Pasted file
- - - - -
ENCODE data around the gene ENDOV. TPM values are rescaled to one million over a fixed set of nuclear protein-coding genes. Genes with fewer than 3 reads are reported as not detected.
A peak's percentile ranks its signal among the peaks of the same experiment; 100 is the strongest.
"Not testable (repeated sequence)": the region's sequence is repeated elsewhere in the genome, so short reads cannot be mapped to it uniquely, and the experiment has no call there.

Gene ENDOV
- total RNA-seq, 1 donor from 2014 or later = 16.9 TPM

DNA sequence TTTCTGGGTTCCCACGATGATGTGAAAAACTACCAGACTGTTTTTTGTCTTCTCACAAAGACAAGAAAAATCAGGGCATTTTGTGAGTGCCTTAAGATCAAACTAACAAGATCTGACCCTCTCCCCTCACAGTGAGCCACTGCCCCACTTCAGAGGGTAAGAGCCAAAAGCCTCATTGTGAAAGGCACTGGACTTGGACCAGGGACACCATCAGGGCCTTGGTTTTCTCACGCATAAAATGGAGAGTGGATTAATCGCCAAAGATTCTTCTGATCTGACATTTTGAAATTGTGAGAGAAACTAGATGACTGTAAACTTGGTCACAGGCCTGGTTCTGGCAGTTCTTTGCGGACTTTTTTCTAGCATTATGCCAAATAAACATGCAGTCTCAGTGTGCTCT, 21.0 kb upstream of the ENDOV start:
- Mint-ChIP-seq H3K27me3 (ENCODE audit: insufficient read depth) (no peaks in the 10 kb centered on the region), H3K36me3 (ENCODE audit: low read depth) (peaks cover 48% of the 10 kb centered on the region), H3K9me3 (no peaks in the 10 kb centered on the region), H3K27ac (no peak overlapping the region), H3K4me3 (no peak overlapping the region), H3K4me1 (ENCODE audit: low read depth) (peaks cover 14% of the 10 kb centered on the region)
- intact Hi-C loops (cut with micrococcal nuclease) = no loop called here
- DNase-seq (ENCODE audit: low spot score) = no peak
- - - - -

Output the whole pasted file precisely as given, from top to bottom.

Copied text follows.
ENCODE data around the gene ENDOV. TPM values are rescaled to one million over a fixed set of nuclear protein-coding genes. Genes with fewer than 3 reads are reported as not detected.
A peak's percentile ranks its signal among the peaks of the same experiment; 100 is the strongest.
"Not testable (repeated sequence)": the region's sequence is repeated elsewhere in the genome, so short reads cannot be mapped to it uniquely, and the experiment has no call there.

Gene ENDOV
- total RNA-seq, 1 donor from 2014 or later = 16.9 TPM

DNA sequence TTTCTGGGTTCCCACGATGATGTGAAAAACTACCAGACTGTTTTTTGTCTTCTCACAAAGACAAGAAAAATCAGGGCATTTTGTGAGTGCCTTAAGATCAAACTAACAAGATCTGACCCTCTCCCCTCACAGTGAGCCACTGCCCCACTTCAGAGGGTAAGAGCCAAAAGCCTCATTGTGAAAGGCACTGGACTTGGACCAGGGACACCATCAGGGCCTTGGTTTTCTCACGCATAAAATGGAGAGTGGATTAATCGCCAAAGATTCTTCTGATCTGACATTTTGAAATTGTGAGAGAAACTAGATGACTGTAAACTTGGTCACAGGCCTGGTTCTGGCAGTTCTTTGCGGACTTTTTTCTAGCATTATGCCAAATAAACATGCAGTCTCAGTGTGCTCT, 21.0 kb upstream of the ENDOV start:
- Mint-ChIP-seq H3K27me3 (ENCODE audit: insufficient read depth) (no peaks in the 10 kb centered on the region), H3K36me3 (ENCODE audit: low read depth) (peaks cover 48% of the 10 kb centered on the region), H3K9me3 (no peaks in the 10 kb centered on the region), H3K27ac (no peak overlapping the region), H3K4me3 (no peak overlapping the region), H3K4me1 (ENCODE audit: low read depth) (peaks cover 14% of the 10 kb centered on the region)
- intact Hi-C loops (cut with micrococcal nuclease) = no loop called here
- DNase-seq (ENCODE audit: low spot score) = no peak